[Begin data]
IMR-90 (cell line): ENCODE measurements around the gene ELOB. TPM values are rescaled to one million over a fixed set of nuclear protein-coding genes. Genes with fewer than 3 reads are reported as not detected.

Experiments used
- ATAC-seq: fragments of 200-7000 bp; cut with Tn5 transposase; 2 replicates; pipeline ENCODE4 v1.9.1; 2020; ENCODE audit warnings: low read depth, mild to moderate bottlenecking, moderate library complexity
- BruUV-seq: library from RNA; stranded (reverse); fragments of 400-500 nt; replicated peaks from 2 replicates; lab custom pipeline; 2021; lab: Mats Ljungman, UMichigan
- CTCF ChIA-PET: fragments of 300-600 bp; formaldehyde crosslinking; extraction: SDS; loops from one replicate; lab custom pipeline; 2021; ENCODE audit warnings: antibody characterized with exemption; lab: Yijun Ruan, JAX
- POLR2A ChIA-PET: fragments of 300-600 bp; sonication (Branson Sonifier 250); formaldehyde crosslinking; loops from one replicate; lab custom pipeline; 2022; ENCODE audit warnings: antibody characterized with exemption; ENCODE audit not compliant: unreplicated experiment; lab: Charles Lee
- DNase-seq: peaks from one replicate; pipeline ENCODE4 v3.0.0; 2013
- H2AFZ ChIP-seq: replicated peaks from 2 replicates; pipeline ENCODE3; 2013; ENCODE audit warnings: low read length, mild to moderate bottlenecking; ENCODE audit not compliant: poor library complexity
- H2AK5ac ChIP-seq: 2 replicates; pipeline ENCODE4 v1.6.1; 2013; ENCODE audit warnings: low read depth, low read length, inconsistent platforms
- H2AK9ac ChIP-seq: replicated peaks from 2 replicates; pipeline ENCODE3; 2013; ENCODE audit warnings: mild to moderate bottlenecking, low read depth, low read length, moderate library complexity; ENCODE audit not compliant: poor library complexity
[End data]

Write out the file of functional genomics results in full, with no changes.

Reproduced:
IMR-90 (cell line): ENCODE measurements around the gene ELOB. TPM values are rescaled to one million over a fixed set of nuclear protein-coding genes. Genes with fewer than 3 reads are reported as not detected.

Experiments used
- ATAC-seq: fragments of 200-7000 bp; cut with Tn5 transposase; 2 replicates; pipeline ENCODE4 v1.9.1; 2020; ENCODE audit warnings: low read depth, mild to moderate bottlenecking, moderate library complexity
- BruUV-seq: library from RNA; stranded (reverse); fragments of 400-500 nt; replicated peaks from 2 replicates; lab custom pipeline; 2021; lab: Mats Ljungman, UMichigan
- CTCF ChIA-PET: fragments of 300-600 bp; formaldehyde crosslinking; extraction: SDS; loops from one replicate; lab custom pipeline; 2021; ENCODE audit warnings: antibody characterized with exemption; lab: Yijun Ruan, JAX
- POLR2A ChIA-PET: fragments of 300-600 bp; sonication (Branson Sonifier 250); formaldehyde crosslinking; loops from one replicate; lab custom pipeline; 2022; ENCODE audit warnings: antibody characterized with exemption; ENCODE audit not compliant: unreplicated experiment; lab: Charles Lee
- DNase-seq: peaks from one replicate; pipeline ENCODE4 v3.0.0; 2013
- H2AFZ ChIP-seq: replicated peaks from 2 replicates; pipeline ENCODE3; 2013; ENCODE audit warnings: low read length, mild to moderate bottlenecking; ENCODE audit not compliant: poor library complexity
- H2AK5ac ChIP-seq: 2 replicates; pipeline ENCODE4 v1.6.1; 2013; ENCODE audit warnings: low read depth, low read length, inconsistent platforms
- H2AK9ac ChIP-seq: replicated peaks from 2 replicates; pipeline ENCODE3; 2013; ENCODE audit warnings: mild to moderate bottlenecking, low read depth, low read length, moderate library complexity; ENCODE audit not compliant: poor library complexity